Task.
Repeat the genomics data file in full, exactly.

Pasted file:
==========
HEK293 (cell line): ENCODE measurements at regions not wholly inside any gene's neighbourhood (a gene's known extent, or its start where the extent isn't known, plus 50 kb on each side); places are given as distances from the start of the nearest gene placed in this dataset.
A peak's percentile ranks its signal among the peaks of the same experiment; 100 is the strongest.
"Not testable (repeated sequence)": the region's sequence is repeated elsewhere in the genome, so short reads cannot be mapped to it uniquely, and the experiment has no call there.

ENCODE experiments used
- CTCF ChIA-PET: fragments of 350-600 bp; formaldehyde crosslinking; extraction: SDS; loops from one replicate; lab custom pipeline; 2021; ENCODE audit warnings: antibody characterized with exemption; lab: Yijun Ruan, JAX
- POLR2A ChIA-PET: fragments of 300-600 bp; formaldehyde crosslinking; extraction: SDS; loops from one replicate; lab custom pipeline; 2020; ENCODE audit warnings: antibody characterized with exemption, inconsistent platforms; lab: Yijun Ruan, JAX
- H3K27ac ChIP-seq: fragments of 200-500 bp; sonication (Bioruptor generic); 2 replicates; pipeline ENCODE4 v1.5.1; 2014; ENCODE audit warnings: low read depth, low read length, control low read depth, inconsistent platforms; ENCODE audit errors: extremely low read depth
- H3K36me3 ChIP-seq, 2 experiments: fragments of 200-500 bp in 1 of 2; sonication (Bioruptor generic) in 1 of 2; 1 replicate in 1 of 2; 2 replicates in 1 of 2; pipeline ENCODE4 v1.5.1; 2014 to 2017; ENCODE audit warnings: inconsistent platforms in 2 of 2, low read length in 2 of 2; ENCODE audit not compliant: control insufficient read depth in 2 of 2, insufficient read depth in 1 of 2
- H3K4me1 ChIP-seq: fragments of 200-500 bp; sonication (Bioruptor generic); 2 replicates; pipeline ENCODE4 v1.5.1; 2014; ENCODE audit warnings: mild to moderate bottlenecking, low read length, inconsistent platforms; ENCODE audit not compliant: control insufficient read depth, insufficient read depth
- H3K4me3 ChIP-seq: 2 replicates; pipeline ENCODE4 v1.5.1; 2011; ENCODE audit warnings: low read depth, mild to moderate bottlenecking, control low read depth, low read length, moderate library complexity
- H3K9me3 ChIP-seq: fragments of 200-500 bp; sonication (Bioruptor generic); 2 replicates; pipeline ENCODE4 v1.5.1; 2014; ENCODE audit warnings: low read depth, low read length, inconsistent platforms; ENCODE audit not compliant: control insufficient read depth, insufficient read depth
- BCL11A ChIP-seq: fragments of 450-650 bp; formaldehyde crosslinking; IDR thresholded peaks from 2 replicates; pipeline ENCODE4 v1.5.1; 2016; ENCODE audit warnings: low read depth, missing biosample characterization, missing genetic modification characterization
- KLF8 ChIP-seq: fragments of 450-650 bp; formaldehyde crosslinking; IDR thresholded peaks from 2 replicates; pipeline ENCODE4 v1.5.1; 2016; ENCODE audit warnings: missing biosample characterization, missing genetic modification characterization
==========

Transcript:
HEK293 (cell line): ENCODE measurements at regions not wholly inside any gene's neighbourhood (a gene's known extent, or its start where the extent isn't known, plus 50 kb on each side); places are given as distances from the start of the nearest gene placed in this dataset.
A peak's percentile ranks its signal among the peaks of the same experiment; 100 is the strongest.
"Not testable (repeated sequence)": the region's sequence is repeated elsewhere in the genome, so short reads cannot be mapped to it uniquely, and the experiment has no call there.

ENCODE experiments used
- CTCF ChIA-PET: fragments of 350-600 bp; formaldehyde crosslinking; extraction: SDS; loops from one replicate; lab custom pipeline; 2021; ENCODE audit warnings: antibody characterized with exemption; lab: Yijun Ruan, JAX
- POLR2A ChIA-PET: fragments of 300-600 bp; formaldehyde crosslinking; extraction: SDS; loops from one replicate; lab custom pipeline; 2020; ENCODE audit warnings: antibody characterized with exemption, inconsistent platforms; lab: Yijun Ruan, JAX
- H3K27ac ChIP-seq: fragments of 200-500 bp; sonication (Bioruptor generic); 2 replicates; pipeline ENCODE4 v1.5.1; 2014; ENCODE audit warnings: low read depth, low read length, control low read depth, inconsistent platforms; ENCODE audit errors: extremely low read depth
- H3K36me3 ChIP-seq, 2 experiments: fragments of 200-500 bp in 1 of 2; sonication (Bioruptor generic) in 1 of 2; 1 replicate in 1 of 2; 2 replicates in 1 of 2; pipeline ENCODE4 v1.5.1; 2014 to 2017; ENCODE audit warnings: inconsistent platforms in 2 of 2, low read length in 2 of 2; ENCODE audit not compliant: control insufficient read depth in 2 of 2, insufficient read depth in 1 of 2
- H3K4me1 ChIP-seq: fragments of 200-500 bp; sonication (Bioruptor generic); 2 replicates; pipeline ENCODE4 v1.5.1; 2014; ENCODE audit warnings: mild to moderate bottlenecking, low read length, inconsistent platforms; ENCODE audit not compliant: control insufficient read depth, insufficient read depth
- H3K4me3 ChIP-seq: 2 replicates; pipeline ENCODE4 v1.5.1; 2011; ENCODE audit warnings: low read depth, mild to moderate bottlenecking, control low read depth, low read length, moderate library complexity
- H3K9me3 ChIP-seq: fragments of 200-500 bp; sonication (Bioruptor generic); 2 replicates; pipeline ENCODE4 v1.5.1; 2014; ENCODE audit warnings: low read depth, low read length, inconsistent platforms; ENCODE audit not compliant: control insufficient read depth, insufficient read depth
- BCL11A ChIP-seq: fragments of 450-650 bp; formaldehyde crosslinking; IDR thresholded peaks from 2 replicates; pipeline ENCODE4 v1.5.1; 2016; ENCODE audit warnings: low read depth, missing biosample characterization, missing genetic modification characterization
- KLF8 ChIP-seq: fragments of 450-650 bp; formaldehyde crosslinking; IDR thresholded peaks from 2 replicates; pipeline ENCODE4 v1.5.1; 2016; ENCODE audit warnings: missing biosample characterization, missing genetic modification characterization